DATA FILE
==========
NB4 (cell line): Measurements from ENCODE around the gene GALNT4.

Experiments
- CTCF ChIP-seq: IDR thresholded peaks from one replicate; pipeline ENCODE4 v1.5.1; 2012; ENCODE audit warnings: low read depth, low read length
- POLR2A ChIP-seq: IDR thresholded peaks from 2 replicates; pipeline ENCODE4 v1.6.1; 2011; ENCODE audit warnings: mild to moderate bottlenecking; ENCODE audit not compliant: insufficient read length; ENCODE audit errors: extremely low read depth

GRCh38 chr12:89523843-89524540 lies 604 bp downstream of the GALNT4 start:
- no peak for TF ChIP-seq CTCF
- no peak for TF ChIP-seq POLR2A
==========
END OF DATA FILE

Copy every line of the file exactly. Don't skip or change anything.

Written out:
NB4 (cell line): Measurements from ENCODE around the gene GALNT4.

Experiments
- CTCF ChIP-seq: IDR thresholded peaks from one replicate; pipeline ENCODE4 v1.5.1; 2012; ENCODE audit warnings: low read depth, low read length
- POLR2A ChIP-seq: IDR thresholded peaks from 2 replicates; pipeline ENCODE4 v1.6.1; 2011; ENCODE audit warnings: mild to moderate bottlenecking; ENCODE audit not compliant: insufficient read length; ENCODE audit errors: extremely low read depth

GRCh38 chr12:89523843-89524540 lies 604 bp downstream of the GALNT4 start:
- no peak for TF ChIP-seq CTCF
- no peak for TF ChIP-seq POLR2A